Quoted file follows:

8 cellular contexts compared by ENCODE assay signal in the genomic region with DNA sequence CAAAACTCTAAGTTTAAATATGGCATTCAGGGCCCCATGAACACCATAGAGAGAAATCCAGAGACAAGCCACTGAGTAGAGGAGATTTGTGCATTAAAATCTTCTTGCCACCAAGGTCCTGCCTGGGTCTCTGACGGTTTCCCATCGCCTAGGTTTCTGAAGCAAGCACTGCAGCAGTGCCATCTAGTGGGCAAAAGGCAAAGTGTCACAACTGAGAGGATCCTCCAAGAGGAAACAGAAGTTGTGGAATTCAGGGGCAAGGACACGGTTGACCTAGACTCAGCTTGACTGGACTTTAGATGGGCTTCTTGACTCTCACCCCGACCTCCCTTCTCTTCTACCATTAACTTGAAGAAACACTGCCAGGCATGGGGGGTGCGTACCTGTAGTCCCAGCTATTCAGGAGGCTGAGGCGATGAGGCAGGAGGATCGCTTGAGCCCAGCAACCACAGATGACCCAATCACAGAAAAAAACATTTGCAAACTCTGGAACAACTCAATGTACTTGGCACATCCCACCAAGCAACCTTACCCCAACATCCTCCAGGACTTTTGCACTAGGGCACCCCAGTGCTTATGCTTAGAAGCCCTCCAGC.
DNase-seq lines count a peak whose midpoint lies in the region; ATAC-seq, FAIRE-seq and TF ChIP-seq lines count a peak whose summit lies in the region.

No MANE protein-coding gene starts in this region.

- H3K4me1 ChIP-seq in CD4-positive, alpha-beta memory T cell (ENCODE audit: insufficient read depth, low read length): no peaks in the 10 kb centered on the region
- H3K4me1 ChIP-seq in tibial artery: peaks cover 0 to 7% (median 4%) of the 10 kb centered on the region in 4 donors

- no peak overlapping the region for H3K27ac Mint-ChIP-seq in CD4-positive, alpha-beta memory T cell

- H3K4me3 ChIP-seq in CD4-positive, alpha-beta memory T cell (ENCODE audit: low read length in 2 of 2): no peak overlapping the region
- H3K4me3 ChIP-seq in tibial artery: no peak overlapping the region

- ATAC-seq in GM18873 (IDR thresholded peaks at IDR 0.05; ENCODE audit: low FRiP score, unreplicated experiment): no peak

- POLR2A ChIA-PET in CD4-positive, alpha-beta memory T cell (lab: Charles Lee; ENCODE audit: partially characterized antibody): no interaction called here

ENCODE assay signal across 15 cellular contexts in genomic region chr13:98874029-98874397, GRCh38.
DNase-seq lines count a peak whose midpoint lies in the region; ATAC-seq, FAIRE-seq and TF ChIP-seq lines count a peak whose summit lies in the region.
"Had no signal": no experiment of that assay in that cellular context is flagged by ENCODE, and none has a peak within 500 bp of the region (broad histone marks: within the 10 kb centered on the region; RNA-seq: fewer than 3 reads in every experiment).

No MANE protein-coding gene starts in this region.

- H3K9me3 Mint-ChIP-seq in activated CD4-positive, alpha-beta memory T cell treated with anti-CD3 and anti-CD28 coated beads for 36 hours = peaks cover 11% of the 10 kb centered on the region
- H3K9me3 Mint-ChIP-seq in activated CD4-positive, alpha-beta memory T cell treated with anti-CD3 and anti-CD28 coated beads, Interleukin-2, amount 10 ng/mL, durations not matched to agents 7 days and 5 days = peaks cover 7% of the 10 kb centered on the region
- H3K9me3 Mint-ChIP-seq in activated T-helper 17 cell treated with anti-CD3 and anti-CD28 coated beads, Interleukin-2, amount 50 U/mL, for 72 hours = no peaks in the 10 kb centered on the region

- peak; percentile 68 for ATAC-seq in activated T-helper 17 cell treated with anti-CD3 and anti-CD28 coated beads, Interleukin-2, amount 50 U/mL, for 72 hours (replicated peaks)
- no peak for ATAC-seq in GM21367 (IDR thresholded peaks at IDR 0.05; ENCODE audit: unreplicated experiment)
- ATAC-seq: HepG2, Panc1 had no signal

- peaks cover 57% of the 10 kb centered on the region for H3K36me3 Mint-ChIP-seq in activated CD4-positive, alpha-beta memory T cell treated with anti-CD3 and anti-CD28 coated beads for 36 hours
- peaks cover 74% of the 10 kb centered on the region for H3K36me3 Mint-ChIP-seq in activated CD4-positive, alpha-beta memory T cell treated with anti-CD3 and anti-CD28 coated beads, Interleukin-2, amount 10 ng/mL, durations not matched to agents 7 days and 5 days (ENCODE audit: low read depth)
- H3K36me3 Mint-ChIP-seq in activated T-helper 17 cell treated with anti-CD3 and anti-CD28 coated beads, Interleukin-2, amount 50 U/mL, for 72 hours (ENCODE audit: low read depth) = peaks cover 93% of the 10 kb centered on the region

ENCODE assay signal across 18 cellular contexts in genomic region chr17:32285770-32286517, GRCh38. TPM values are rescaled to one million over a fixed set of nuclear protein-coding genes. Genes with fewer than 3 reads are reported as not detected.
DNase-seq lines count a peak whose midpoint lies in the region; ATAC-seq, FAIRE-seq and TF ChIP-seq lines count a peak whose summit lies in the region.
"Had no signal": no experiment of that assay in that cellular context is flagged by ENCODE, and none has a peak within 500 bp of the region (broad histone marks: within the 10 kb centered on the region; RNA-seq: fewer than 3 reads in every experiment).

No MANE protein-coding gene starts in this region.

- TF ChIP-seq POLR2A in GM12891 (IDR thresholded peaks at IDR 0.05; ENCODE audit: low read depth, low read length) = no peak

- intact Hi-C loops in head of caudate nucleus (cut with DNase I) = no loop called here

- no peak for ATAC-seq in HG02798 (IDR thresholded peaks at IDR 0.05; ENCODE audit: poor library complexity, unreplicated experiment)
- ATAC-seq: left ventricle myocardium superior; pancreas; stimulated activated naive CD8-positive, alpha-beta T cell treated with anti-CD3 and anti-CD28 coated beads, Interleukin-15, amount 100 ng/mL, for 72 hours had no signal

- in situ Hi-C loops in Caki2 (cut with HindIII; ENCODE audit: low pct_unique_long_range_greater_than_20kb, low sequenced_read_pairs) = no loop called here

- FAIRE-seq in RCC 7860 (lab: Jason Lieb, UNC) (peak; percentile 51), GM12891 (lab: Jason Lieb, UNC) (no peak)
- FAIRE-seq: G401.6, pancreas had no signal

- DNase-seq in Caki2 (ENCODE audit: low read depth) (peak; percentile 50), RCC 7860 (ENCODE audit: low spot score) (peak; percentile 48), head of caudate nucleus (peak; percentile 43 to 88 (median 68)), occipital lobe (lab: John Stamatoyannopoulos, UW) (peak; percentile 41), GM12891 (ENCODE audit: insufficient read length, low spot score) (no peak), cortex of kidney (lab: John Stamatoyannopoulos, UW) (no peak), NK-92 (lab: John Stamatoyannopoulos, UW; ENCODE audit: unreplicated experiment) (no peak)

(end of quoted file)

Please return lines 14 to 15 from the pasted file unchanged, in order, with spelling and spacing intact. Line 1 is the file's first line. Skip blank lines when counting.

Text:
No MANE protein-coding gene starts in this region.

- H3K9me3 Mint-ChIP-seq in activated CD4-positive, alpha-beta memory T cell treated with anti-CD3 and anti-CD28 coated beads for 36 hours = peaks cover 11% of the 10 kb centered on the region